Very recently, the Supreme Court has stated that "where the literal meaning of a statutory term would 'compel an odd result,' ... we must search for other evidence of congressional intent to lend the term its proper scope." Washington Legal Foundation v. United States Dept. of Justice, --- U.S. ----, ----, 109 S.Ct. 2558, 2566, 105 L.Ed.2d 377 (quoting Green v. Bock Laundry Machine Co., 490 U.S. ----, ----, 109 S.Ct. 1981, 1984-85, 104 L.Ed.2d 557 (1989). Again, the Court stated, " 'the circumstances of the enactment of particular legislation,' for example, 'may persuade a court that Congress did not intend words of common meaning to have their literal effect.' " Id. at ----, 109 S.Ct. at 2566 (quoting Watt v. Alaska, 451 U.S. 259, 266, 101 S.Ct. 1673, 1677, 68 L.Ed.2d 80 (1981)). The words, "injurious act," then should be read in light of congressional purpose and narrowly construed as has been done by a number of courts that have examined the statutory language in question.
I also object to the majority's contention that the first amendment is somehow implicated in this case. As conceded by my colleagues, "the wiretapping statute proscribes the nonconsensual interception of a communication, not the use of it." Yet the majority, however, refers to some dicta in By-Prod Corp. v. Armen-Berry Co., 668 F.2d 956, 960 (7th Cir.1982), which states "we doubt anyway that a tape recording which was never used could form a basis for liability under section 2511(2)(d)," and infers that the statute really punishes the "dissemination" of the recording. From this, the majority reasons that, because of the statute, defendants "might be deterred from publishing" an interview which has been secretly recorded. I believe the majority stretches the meaning and intent of the statute so as to construe it as "likely to inhibit newsgathering and reporting." Rather, it deters only nonconsensual recording intended to injure, embarrass, or insult the nonconsenting party. There is not in this situation a genuine "freedom of the press" issue as generated by Judge Kennedy in her discussion of this statute. Nor do I find the case of Hynes v. Mayor of Oradell, 425 U.S. 610, 96 S.Ct. 1755, 48 L.Ed.2d 243 (1976), to provide an "apt comparison" to this case.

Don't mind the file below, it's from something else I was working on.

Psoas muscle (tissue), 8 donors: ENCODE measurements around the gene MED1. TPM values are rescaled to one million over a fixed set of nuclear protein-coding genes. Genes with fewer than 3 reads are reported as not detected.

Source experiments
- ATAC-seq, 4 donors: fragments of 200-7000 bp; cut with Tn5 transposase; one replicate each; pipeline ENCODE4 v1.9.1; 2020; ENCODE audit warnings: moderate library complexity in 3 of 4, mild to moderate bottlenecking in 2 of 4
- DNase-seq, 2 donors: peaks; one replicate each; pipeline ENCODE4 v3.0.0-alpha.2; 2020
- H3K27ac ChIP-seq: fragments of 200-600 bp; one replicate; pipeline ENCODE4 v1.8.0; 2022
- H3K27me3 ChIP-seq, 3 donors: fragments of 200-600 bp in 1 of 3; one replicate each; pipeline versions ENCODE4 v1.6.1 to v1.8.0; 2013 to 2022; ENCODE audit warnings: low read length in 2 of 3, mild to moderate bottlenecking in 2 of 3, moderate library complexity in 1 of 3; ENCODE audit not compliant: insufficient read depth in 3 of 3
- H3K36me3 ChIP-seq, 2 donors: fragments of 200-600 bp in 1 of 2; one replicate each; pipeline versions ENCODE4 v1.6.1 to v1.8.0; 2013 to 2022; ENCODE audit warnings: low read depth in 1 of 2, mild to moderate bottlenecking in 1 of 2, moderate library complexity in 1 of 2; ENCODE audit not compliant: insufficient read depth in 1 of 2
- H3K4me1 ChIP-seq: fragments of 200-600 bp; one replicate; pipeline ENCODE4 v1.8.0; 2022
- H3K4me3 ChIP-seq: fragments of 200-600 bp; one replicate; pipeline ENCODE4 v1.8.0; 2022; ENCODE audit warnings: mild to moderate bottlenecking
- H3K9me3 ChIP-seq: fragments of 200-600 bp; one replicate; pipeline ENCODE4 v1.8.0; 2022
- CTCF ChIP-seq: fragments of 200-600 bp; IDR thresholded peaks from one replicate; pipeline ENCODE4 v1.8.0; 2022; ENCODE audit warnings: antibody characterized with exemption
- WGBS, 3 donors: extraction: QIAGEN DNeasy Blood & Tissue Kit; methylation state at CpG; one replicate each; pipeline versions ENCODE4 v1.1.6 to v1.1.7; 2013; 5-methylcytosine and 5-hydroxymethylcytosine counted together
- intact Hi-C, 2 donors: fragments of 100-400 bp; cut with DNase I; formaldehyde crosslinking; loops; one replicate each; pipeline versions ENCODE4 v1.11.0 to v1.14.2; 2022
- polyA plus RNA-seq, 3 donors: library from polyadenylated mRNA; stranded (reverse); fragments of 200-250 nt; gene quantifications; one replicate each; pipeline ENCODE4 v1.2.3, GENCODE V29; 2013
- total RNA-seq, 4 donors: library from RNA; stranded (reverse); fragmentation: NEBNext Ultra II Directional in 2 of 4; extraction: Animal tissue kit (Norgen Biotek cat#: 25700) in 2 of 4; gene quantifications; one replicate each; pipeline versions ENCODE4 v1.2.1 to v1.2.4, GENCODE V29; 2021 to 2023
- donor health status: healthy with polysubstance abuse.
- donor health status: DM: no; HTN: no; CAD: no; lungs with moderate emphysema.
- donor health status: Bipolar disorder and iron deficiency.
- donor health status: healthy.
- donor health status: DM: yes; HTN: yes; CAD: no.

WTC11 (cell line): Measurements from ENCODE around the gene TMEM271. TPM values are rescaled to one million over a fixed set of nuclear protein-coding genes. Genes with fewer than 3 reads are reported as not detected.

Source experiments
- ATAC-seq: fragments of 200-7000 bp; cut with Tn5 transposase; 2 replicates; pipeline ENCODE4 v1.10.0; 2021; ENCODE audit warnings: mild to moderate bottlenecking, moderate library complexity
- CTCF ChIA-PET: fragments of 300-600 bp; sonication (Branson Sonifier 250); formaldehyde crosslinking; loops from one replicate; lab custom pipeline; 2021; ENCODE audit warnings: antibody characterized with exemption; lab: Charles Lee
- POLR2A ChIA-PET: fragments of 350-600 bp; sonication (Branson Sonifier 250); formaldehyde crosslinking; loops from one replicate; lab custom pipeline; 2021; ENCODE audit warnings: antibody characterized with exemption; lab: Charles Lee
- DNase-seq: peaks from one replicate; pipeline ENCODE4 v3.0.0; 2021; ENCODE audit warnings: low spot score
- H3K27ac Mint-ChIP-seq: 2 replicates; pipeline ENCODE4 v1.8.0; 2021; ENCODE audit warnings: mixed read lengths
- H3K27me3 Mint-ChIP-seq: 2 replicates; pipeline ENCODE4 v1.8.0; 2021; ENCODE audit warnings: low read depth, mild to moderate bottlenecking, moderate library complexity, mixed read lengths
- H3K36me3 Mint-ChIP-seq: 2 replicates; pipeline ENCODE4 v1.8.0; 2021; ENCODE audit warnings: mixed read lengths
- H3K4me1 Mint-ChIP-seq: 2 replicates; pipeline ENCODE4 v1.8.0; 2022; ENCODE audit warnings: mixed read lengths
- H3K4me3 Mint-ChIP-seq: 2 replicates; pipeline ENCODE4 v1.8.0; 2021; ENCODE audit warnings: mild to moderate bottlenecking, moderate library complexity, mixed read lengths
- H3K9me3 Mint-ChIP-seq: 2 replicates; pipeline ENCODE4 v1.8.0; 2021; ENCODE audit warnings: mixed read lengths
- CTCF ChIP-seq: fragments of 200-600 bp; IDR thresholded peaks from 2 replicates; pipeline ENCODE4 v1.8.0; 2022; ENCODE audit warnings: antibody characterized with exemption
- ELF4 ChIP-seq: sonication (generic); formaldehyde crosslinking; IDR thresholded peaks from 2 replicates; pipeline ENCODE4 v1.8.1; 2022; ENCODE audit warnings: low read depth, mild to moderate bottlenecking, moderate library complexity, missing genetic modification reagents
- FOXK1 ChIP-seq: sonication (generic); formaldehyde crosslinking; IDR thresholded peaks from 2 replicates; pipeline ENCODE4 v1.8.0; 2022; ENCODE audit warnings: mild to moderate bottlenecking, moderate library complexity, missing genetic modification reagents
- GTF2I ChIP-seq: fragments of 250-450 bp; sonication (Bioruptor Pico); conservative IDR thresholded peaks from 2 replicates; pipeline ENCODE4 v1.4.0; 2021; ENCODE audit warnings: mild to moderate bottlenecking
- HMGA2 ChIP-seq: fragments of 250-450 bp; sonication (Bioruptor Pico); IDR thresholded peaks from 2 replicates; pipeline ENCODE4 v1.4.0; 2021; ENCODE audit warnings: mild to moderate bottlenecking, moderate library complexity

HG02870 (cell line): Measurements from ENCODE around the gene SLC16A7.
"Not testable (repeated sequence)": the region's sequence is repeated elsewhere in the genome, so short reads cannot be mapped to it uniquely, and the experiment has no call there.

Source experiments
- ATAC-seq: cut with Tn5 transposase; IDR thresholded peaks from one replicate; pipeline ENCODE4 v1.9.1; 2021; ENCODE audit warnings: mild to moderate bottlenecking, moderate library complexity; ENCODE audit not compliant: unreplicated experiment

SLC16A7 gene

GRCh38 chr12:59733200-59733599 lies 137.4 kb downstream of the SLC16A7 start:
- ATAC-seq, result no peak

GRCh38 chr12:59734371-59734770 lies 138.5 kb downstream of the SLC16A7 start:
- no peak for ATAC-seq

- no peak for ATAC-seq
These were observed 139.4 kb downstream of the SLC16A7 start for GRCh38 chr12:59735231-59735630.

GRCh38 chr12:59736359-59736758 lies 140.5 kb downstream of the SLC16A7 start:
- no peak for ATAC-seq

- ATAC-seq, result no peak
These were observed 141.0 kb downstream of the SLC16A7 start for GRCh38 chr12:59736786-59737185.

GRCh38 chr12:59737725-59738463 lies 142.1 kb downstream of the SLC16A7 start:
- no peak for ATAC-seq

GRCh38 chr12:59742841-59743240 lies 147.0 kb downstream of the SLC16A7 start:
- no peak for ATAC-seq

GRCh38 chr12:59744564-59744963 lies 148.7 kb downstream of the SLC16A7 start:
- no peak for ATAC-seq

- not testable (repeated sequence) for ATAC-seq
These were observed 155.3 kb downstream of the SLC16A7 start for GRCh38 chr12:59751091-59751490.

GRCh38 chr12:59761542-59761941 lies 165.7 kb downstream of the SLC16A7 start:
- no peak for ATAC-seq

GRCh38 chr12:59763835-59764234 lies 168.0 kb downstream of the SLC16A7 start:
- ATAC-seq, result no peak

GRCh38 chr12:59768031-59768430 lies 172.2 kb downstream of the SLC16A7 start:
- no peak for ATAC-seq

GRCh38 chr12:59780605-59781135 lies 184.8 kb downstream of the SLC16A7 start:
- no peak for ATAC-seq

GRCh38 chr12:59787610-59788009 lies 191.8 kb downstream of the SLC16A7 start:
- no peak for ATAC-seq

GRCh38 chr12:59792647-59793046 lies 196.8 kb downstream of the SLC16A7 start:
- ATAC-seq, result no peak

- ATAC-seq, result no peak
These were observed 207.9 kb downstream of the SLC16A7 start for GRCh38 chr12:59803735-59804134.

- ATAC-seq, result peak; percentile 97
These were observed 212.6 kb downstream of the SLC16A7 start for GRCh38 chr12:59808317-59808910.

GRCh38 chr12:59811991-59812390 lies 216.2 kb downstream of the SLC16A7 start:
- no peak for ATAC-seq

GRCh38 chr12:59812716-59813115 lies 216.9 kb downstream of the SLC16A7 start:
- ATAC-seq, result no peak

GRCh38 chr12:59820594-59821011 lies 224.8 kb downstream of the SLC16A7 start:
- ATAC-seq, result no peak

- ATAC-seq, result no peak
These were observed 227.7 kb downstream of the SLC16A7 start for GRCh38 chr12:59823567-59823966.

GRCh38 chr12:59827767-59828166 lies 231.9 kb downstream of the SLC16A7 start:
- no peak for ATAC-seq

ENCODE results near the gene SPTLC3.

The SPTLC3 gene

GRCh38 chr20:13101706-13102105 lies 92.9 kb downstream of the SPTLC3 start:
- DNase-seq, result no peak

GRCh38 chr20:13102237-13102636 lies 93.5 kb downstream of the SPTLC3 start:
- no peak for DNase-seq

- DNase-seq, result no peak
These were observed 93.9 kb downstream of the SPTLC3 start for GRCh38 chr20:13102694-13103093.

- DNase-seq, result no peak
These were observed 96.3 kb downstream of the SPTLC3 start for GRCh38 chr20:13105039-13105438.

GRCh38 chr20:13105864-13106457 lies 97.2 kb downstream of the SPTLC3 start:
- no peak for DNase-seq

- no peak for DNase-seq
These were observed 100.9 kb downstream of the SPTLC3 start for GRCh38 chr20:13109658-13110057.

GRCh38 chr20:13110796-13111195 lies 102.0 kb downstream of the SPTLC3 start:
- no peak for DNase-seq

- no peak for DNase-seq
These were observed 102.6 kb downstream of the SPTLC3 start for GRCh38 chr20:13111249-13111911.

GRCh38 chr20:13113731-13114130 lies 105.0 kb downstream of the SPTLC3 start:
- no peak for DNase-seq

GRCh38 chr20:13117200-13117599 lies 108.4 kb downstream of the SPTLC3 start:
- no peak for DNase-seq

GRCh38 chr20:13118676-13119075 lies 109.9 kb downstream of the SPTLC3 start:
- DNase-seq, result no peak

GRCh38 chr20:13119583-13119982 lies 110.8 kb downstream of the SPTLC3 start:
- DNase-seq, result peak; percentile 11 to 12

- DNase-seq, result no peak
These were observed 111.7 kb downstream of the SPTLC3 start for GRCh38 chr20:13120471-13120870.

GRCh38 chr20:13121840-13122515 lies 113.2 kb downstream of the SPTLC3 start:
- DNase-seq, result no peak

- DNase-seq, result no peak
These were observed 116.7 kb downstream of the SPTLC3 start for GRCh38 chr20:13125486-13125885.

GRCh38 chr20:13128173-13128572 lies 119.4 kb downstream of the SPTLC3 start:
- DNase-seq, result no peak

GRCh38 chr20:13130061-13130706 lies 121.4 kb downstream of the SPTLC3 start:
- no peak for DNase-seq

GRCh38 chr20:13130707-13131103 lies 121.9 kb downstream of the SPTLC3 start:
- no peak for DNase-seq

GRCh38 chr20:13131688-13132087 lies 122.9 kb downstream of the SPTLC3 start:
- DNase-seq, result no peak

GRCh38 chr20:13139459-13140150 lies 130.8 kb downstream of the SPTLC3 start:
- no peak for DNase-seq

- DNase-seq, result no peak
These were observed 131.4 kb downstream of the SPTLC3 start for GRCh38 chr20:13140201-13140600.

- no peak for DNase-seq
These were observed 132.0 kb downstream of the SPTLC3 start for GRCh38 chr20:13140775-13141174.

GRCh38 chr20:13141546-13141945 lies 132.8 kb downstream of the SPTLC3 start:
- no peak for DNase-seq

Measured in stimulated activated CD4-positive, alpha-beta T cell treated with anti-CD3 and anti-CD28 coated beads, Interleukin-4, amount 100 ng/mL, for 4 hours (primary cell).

I would not declare, in the face of the precedent herein discussed, the statute to be unconstitutionally vague. I, therefore, dissent from the affirmance of the district court, and would, instead remand for the reasons indicated.
Plaintiff argues for the first time in this appeal that defendants' actions constituted intentional infliction of emotional distress under Ohio law. These allegations were neither made in plaintiff's third amended complaint nor otherwise presented to the District Court, and they "may not be raised for the first time on appeal." Yeiter v. Secretary, 818 F.2d 8, 11 (6th Cir.), cert. denied, 484 U.S. 854, 108 S.Ct. 160, 98 L.Ed.2d 115 (1987) (citing Wright v. Holbrook, 794 F.2d 1152, 1157 (6th Cir.1986))
In considering the issue of vagueness, we are mindful that while the present case is a civil suit, Sec. 2511 also provides for criminal penalties
See also In re Express-News Corp., 695 F.2d 807, 808-11 (5th Cir.1982) (holding local rule barring post-trial interviews of even willing jurors without leave of court violated "first amendment right to gather news"); United States v. Sherman, 581 F.2d 1358, 1361 (9th Cir.1978) (district court's order barring post-trial contacts with jurors improperly impinged on newsgathering activity protected by the first amendment)
In Meredith, the defendant had taped a telephone call, allegedly for impeachment purposes in a workers compensation hearing. The court did not attempt to define the term "injurious," because it concluded that this purpose could not be deemed "injurious" under any plausible definition of the term
We are not persuaded by the authorities cited by the dissent, because none of these cases squarely addressed the issue we face today. The Seventh Circuit has stated in dicta that "the terms 'criminal,' 'tortious' and 'injurious act' are [not] so vague that 'men of common intelligence must necessarily guess at [their] meaning.' " United States v. Edelson, 581 F.2d 1290, 1292 (7th Cir.1978), cert. denied, 440 U.S. 908, 99 S.Ct. 1216, 59 L.Ed.2d 456 (1979) (quoting Connally, 269 U.S. at 391, 46 S.Ct. at 127.) But Edelson did not explain the reasoning behind this bare assertion--which was unnecessary to its decision as defendant was the non-recording party--and we are not persuaded by it. The terms "tortious" and "criminal" are plain enough; but the class of injurious (but nontortious and noncriminal) acts is extremely broad and indefinite. The other cases cited by the dissent--Meredith, supra, and Moore v. Telfon Communications Corp. 589 F.2d 959 (9th Cir.1978)--determined that using recordings in a defensive manner, such as to preserve evidence for trial, clearly was not injurious; but neither case offers much guidance as to what is injurious. Meredith, for example, could do no better than to define "injurious" actions as "certain kinds of harmful conduct which might not strictly be criminal or tortious." 446 F.2d at 799. This is hardly helpful
I question the majority's view that this was dicta. Before turning to the vagueness issue, the Edelson court stated that "it is by no means clear" that the statute could be applied to the "non-recording" party. Although the court could have based its decision on that question, it proceeded to address the vagueness question and resolve the issue on that basis. Edelson, 581 F.2d at 1292